Process[edit] "Coition of a Hemisected Man and Woman" (c. 1492) by Leonardo da Vinci. Human reproduction normally begins with copulation, followed by nine months of pregnancy before childbirth, though it may be achieved through artificial insemination. Many years of parental care are required before a human child becomes independent, typically between twelve and eighteen or more. Pregnancy can be avoided with the use of contraceptives such as condoms and Intrauterine devices. Copulation[edit] Main article: Sexual intercourse Human reproduction takes place as internal fertilization by sexual intercourse. During this process, the male inserts his penis, which needs to be erect, into the female's vagina, and then either partner initiates rhythmic pelvic thrusts until the male ejaculates semen, which contains sperm, into the vaginal canal. This process is also known as "coitus", "mating", "having sex", or, euphemistically, "making love". The sperm and the ovum are known as gametes (each containing half the genetic information of the parent, created through meiosis). The sperm (being one of approximately 250 million sperm in a typical male ejaculation) travels through the vagina and cervix into the uterus or Fallopian tubes. Only 1 in 14 million of the ejaculated sperm will reach the Fallopian tube. The egg simultaneously moves through the Fallopian tube away from the ovary. One of the sperm encounters, penetrates and fertilizes the ovum, creating a zygote. Upon fertilization and implantation, gestation of the fetus then occurs within the female's uterus.[2][3][4][5] Pregnancy[edit] Main article: Pregnancy Pregnancy is the period of time during which the fetus develops, dividing via mitosis inside the female. During this time, the fetus receives all of its nutrition and oxygenated blood from the female, filtered through the placenta, which is attached to the fetus' abdomen via an umbilical cord. This drain of nutrients can be quite taxing on the female, who is required to ingest slightly higher levels of calories. In addition, certain vitamins and other nutrients are required in greater quantities than normal, often creating abnormal eating habits. Gestation period is about 266 days in humans. While in the uterus, the baby first endures a very brief zygote stage, then the embryonic stage, which is marked by the development of major organs and lasts for approximately eight weeks, then the fetal stage, which revolves around the development of bone cells while the fetus continues to grow in size.[6] Birth[edit] Newborn infant and mother Main article: Childbirth Once the fetus is sufficiently developed, chemical signals begin the process of birth, which begins with the fetus being pushed out of the birthing canal. The newborn, which is called an infant in humans, should typically begin respiration on its own shortly after birth. Not long after, the placenta eventually falls off on its own. The person assisting the birth may also sever the umbilical cord. Parental care[edit] Main article: Parenting A human baby is nearly helpless and the growing child requires high levels of parental care for many years. One important type of early parental care is lactation, feeding the baby milk from the mother's mammary glands in her breasts.[7]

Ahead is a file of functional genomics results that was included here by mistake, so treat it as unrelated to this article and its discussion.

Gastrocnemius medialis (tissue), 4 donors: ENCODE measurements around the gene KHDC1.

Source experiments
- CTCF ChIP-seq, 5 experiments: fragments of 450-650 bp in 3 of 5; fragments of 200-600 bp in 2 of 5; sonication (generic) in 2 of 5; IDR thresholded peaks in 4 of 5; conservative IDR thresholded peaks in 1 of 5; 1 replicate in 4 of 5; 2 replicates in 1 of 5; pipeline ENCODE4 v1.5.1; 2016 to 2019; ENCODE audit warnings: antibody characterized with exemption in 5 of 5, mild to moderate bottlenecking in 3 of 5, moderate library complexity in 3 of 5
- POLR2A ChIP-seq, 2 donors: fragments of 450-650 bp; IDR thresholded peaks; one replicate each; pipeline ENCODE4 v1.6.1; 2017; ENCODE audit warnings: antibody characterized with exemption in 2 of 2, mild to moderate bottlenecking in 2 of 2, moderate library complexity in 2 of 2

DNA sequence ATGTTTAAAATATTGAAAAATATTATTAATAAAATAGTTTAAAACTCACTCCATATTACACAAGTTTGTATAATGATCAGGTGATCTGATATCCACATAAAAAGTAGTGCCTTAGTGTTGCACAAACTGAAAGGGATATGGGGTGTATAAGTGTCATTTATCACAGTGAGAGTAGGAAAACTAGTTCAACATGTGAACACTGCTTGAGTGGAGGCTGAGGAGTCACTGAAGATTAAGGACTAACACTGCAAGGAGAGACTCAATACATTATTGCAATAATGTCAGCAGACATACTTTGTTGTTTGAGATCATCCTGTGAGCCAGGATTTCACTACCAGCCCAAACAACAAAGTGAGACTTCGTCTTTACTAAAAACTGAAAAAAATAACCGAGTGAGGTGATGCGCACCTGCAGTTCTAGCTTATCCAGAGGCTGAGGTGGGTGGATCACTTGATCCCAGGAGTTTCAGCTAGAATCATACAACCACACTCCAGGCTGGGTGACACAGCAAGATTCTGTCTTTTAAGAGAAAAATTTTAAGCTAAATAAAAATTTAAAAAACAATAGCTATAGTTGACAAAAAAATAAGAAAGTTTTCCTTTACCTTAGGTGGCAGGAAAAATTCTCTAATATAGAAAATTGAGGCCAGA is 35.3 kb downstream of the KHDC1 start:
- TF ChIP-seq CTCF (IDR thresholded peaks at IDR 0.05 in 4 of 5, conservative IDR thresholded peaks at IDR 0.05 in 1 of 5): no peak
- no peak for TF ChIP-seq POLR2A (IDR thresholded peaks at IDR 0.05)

See also[edit] Antinatalism Evolution of sexual reproduction Female infertility Human Reproduction (journal) Journal of Human Reproductive Sciences Male infertility Natalism Paternal age effect Reproduction Reproductive system


References[edit] ^ Baltz RH, Bingham PM, Drake JW (1976). Heat mutagenesis in bacteriophage T4: The transition pathway. Proc. Natl. Acad. Sci. USA 73(4): 1269-1273. PMID 4797 ^ Ghazal, S, Kulp Makarov, J; et al. (2014). "Egg Transport and Fertilization". Glob. libr. women's med. doi:10.3843/GLOWM.10317. ISSN 1756-2228. Retrieved May 8, 2016. CS1 maint: Multiple names: authors list (link) ^ "Conception: How It Works". The Regents of The University of California. 2002. Retrieved May 8, 2016.  ^ "Fertility Basics". Complete Fertility Centre Southampton. Complete Fertility Ltd. 2015. Retrieved May 8, 2016.  ^ "Conception & Pregnancy: Ovulation, Fertilization, and More". WebMD, LLC. 2016. Retrieved May 8, 2016.  ^ Feist, Gregory J.; Rosenberg, Erika L. Psychology: Perspectives and Connections (Second ed.). McGraw Hill. pp. (171–172). ISBN 978-0-07-803520-3.  ^ Sexual Reproduction in Humans. 2006. John W. Kimball. Kimball's Biology Pages, and online textbook. v t e Pregnancy and childbirth Planning Birth control Natural family planning Pre-conception counseling Conception Assisted reproductive technology Artificial insemination Fertility medication In vitro fertilisation Fertility awareness Unintended pregnancy Testing 3D ultrasound Obstetric ultrasonography Pregnancy test Home testing Prenatal diagnosis Prenatal Anatomy Amniotic fluid Amniotic sac Endometrium Placenta Development Fundal height Gestational age Human embryogenesis Maternal physiological changes Postpartum physiological changes Care Nutrition Environmental toxicants In pregnancy Prenatal Concomitant conditions Drinking Diabetes mellitus Smoking Vaping SLE Sexual activity during pregnancy Procedures Amniocentesis Cardiotocography Chorionic villus sampling Nonstress test Abortion Childbirth Preparation Adaptation to extrauterine life Bradley method Hypnobirthing Lamaze Nesting instinct Roles Doula Men's roles Midwife Obstetrician Perinatal nurse Delivery Bloody show Childbirth positions Home birth Multiple birth Natural childbirth Pelvimetry / Bishop score Cervical dilation Cervical effacement Position Presentation Breech Cephalic Shoulder Rupture of membranes Unassisted childbirth Uterine contraction Water birth Postpartum Child care Congenital disorders Sex after pregnancy Obstetric history Gravidity Parity TPAL v t e Human physiology of sexual reproduction Menstrual cycle Menarche Menstruation Follicular phase Ovulation Luteal phase Gametogenesis Spermatogenesis (spermatogonium spermatocyte spermatid sperm) Oogenesis (oogonium oocyte ootid ovum) Germ cell (gonocyte gamete) Human sexual behavior Sexual arousal Sexual intercourse Masturbation Erection Orgasm Ejaculation Insemination Fertilisation/Fertility Implantation Pregnancy Postpartum period Mechanics of sex Life span Prenatal development/Sexual dimorphism/Sexual differentiation (Feminization Virilization) Puberty (Gonadarche Pubarche Menarche Spermarche Adrenarche) Maternal age / Paternal age Climacteric (Menopause Late-onset hypogonadism) Tanner scale Egg Ovum Oviposition Oviparity Ovoviviparity Vivipary Reproductive endocrinology and infertility Hypothalamic–pituitary–gonadal axis Hypothalamic–pituitary–prolactin axis Andrology Hormone Breast Thelarche Breast development Lactation Breastfeeding Retrieved from "https://en.wikipedia.org/w/index.php?title=Human_reproduction&oldid=819998983" Categories: Human reproductionHidden categories: CS1 maint: Multiple names: authors list